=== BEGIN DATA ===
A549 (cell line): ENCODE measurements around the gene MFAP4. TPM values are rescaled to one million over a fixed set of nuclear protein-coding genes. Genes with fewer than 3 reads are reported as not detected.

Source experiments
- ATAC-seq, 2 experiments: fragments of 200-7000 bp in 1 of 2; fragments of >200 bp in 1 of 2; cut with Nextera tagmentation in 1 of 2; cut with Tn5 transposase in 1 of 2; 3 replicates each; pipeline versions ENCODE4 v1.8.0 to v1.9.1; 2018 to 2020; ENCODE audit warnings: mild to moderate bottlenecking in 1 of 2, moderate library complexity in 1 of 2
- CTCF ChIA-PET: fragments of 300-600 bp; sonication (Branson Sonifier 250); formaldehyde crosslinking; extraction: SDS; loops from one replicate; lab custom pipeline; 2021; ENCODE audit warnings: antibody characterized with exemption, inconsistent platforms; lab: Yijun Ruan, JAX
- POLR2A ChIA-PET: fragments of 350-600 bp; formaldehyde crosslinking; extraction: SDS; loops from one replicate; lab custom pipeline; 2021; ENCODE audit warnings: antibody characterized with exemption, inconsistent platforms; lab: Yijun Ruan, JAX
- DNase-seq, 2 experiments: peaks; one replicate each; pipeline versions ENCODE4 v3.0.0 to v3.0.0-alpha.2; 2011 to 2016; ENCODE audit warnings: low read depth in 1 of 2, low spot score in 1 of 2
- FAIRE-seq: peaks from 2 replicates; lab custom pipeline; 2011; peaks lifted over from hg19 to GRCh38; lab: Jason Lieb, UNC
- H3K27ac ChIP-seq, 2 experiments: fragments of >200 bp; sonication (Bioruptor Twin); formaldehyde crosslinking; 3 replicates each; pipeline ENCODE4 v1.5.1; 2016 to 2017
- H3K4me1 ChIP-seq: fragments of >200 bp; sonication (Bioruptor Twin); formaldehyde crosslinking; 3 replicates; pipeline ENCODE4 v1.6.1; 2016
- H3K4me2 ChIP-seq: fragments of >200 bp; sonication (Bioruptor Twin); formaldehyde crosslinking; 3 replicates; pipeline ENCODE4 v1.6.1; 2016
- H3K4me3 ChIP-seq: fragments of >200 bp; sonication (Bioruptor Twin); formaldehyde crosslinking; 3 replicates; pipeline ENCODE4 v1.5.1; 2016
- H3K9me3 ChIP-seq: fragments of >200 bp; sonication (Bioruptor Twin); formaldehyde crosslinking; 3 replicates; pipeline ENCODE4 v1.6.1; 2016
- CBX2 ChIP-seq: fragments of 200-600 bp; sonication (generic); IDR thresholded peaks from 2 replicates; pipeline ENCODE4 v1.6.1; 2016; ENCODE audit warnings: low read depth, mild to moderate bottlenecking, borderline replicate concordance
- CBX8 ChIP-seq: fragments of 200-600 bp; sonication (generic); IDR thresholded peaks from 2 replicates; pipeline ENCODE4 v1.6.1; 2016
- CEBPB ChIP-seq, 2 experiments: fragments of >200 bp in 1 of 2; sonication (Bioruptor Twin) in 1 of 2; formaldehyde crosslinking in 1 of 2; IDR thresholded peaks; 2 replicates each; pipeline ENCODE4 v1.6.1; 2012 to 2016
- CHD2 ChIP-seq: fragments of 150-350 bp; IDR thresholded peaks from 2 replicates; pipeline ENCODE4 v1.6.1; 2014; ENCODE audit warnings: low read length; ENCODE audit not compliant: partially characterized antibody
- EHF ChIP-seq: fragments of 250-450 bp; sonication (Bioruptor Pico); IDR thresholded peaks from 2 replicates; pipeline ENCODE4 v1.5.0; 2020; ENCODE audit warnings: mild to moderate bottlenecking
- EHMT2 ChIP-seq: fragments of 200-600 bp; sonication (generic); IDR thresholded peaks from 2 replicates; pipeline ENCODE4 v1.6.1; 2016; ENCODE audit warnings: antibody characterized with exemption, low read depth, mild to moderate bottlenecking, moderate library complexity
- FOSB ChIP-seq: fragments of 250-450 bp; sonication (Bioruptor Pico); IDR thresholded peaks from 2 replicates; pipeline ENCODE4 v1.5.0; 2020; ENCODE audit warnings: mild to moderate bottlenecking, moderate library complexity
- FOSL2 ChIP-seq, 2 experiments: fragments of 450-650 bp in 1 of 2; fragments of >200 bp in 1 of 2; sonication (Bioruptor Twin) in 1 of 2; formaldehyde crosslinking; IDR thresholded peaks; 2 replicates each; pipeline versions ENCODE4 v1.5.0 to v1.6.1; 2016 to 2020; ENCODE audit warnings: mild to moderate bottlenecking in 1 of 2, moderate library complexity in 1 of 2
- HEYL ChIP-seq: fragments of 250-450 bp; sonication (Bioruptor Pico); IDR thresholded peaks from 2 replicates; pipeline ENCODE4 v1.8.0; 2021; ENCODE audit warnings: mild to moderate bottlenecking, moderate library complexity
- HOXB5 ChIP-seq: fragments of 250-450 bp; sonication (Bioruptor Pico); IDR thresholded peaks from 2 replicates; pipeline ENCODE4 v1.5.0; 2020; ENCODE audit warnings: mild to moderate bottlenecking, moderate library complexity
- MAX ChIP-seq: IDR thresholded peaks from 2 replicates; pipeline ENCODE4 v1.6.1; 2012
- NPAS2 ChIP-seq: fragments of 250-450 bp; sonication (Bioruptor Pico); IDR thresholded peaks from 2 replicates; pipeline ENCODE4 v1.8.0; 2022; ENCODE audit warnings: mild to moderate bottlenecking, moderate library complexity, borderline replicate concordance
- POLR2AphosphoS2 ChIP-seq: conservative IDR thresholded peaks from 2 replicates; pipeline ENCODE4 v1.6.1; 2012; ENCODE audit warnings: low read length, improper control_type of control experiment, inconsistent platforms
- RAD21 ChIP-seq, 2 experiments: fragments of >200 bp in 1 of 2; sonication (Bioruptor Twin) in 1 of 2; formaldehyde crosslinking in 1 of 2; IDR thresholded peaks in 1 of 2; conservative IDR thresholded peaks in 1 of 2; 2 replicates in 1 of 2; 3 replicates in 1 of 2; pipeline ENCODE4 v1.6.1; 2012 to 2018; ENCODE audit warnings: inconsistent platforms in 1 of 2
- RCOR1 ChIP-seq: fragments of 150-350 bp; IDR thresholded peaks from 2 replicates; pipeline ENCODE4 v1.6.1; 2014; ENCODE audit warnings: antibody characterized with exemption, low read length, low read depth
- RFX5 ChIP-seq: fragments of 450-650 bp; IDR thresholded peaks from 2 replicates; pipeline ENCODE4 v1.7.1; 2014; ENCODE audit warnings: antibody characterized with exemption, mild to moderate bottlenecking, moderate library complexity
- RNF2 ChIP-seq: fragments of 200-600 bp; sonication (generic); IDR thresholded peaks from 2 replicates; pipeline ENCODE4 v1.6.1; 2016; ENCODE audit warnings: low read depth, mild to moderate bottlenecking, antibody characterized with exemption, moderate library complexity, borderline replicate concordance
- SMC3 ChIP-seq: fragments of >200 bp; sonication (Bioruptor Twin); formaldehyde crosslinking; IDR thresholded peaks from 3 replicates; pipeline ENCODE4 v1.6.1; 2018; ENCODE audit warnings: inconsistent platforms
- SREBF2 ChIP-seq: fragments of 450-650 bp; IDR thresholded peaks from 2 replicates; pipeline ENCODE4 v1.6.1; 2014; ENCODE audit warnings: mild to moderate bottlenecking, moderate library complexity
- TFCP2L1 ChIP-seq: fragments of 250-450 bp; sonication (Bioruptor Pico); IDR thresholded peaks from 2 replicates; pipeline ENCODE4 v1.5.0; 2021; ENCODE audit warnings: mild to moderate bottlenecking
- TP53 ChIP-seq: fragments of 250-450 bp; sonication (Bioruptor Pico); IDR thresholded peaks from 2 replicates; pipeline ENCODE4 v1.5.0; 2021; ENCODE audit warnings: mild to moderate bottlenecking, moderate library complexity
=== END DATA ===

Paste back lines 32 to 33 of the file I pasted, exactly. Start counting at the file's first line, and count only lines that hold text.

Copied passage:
- TFCP2L1 ChIP-seq: fragments of 250-450 bp; sonication (Bioruptor Pico); IDR thresholded peaks from 2 replicates; pipeline ENCODE4 v1.5.0; 2021; ENCODE audit warnings: mild to moderate bottlenecking
- TP53 ChIP-seq: fragments of 250-450 bp; sonication (Bioruptor Pico); IDR thresholded peaks from 2 replicates; pipeline ENCODE4 v1.5.0; 2021; ENCODE audit warnings: mild to moderate bottlenecking, moderate library complexity